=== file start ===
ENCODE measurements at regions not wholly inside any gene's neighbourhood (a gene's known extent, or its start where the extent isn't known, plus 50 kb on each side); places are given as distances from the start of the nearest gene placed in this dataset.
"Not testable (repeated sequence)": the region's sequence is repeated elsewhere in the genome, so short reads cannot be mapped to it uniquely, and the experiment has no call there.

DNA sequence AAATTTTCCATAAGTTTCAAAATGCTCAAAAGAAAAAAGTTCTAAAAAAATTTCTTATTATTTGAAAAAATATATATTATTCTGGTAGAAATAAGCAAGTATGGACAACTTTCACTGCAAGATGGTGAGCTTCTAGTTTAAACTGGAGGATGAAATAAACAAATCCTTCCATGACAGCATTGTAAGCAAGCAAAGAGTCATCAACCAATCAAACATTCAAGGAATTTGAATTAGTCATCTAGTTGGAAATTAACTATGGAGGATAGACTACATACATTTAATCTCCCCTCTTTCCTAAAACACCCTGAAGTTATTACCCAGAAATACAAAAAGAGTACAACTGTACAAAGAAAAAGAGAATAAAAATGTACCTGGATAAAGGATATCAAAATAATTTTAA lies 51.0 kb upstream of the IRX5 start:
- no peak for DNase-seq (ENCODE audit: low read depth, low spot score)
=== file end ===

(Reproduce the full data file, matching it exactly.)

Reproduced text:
ENCODE measurements at regions not wholly inside any gene's neighbourhood (a gene's known extent, or its start where the extent isn't known, plus 50 kb on each side); places are given as distances from the start of the nearest gene placed in this dataset.
"Not testable (repeated sequence)": the region's sequence is repeated elsewhere in the genome, so short reads cannot be mapped to it uniquely, and the experiment has no call there.

DNA sequence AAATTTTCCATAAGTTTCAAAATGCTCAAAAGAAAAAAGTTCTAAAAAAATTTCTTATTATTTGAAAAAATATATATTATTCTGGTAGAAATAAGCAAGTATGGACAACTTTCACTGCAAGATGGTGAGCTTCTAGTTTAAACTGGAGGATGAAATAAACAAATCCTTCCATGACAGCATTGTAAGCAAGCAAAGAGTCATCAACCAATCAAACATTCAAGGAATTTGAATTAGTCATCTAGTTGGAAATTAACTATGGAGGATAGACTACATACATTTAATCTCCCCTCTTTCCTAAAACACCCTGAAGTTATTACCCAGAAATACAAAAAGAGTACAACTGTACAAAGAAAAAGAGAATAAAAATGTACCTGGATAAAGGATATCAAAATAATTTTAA lies 51.0 kb upstream of the IRX5 start:
- no peak for DNase-seq (ENCODE audit: low read depth, low spot score)